Learn how to Revive a Succulent With Frost Harm

Frost damage is something most cool climate gardeners deal with at some point. Those early cold fronts roll in surprisingly fast some years and leave your warm-weather plants looking pretty sad. Since many succulent plants are not frost-tolerant, it’s not uncommon for them to be counted among the wounded when an unexpected frost creeps up. 

If your succulent was accidentally left out in the cold, it could look pretty sad afterward. Don’t despair just yet, though, because frost damage doesn’t always equal a death sentence for succulents. You can take steps to help your succulents recover from frost damage and protect your plants in the future.

Step One: Move Your Plant

To mitigate cold damage, move succulents indoors promptly; color changes signal temperature stress.

Whether the frost crept up on your garden or you just hadn’t gotten around to bringing in your succulents for the winter, the best thing to do when you suspect frost damage is to mitigate any further damage by moving your plant indoors as soon as possible. While some damage may already be done, salvaging the plant could hinge on preventing any further stress. 

Many succulents begin to show stress as the weather cools before a frost even takes place. A fair number of these plants will show that they are experiencing cold stress by changing color, usually taking on a red or purple tint. This shift can be desirable and attractive, but if you accidentally leave your plant outdoors for too long, you might get more than you bargained for.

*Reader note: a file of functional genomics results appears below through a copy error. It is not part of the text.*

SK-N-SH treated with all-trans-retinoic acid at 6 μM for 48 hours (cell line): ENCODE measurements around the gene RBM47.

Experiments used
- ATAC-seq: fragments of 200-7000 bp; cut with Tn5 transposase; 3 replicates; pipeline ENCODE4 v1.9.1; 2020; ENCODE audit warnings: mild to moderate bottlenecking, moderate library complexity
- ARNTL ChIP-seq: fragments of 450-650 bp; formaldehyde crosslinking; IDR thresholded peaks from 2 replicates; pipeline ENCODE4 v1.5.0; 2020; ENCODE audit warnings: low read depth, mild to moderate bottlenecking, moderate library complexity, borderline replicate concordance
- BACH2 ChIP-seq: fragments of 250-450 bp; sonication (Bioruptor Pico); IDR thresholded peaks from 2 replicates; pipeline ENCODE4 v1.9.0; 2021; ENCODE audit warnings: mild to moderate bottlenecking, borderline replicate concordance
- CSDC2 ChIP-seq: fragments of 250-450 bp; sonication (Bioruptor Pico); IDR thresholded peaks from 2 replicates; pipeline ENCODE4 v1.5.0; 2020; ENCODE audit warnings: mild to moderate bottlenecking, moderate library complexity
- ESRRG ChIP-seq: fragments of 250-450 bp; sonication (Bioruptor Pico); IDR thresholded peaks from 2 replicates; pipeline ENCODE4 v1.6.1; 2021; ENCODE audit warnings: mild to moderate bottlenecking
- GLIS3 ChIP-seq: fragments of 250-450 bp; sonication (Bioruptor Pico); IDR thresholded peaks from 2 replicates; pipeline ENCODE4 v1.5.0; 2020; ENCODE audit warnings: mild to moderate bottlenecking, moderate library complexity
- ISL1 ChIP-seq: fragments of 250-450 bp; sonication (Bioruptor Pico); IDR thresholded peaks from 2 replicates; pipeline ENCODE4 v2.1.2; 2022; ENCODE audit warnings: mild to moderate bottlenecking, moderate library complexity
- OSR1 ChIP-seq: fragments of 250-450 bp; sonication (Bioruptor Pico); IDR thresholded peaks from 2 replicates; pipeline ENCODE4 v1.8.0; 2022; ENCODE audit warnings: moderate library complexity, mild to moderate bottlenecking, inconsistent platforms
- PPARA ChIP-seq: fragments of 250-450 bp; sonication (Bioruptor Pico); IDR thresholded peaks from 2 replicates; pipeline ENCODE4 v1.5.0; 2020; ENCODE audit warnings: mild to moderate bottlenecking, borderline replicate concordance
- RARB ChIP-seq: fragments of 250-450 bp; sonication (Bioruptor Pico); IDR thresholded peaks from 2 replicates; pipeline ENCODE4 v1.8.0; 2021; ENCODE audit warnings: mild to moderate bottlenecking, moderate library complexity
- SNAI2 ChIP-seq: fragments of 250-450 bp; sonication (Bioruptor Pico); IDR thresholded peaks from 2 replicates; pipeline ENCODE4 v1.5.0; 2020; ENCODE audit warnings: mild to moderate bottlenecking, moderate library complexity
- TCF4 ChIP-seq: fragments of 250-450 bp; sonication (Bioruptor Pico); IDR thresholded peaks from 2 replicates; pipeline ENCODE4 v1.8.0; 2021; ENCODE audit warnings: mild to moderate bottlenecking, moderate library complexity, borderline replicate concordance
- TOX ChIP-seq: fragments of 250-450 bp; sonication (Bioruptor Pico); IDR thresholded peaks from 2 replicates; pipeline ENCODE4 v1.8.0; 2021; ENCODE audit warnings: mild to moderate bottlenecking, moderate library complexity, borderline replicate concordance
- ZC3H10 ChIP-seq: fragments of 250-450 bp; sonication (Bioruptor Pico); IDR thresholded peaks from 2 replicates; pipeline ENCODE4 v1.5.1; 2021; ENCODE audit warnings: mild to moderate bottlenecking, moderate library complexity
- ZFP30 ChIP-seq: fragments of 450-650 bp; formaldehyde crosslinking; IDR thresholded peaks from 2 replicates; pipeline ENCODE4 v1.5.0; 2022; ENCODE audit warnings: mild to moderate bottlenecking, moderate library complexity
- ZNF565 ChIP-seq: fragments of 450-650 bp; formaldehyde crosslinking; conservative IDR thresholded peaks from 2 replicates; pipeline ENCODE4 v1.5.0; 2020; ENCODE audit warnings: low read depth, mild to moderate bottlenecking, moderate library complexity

Whatever the case, it’s best to bring your succulent indoors to alleviate further stress and allow it to focus energy on recovering from frost damage. Try to avoid placing your plant in direct sun, as most of these plants prefer filtered or indirect light. Place your succulent in a spot with plenty of indirect or diffused light. 

Step Two: Identify the Frost Damage on Your Succulent

Close-up of a succulent plant ruined by frost. Crassula ovata, commonly known as jade plant, is a succulent plant that produces sturdy, woody stems with round, fleshy leaves the size of a coin. The leaves are wilted, drooping, pale green-gray in color, slightly wrinkled due to frost damage.Damage extent varies with exposure; hard freezes may kill roots, requiring patience for full damage assessment.

Not all succulents are intolerant of frost, so before you start cutting away at your plant, ensure that the damage is caused by cold and not some other factor like overwatering. Sempervivum and Sedum are both frost-tolerant types of succulents that can tolerate quite a great deal of cold weather. If you have one of these plants that you suspect is suffering, it is probably some other factor causing the damage.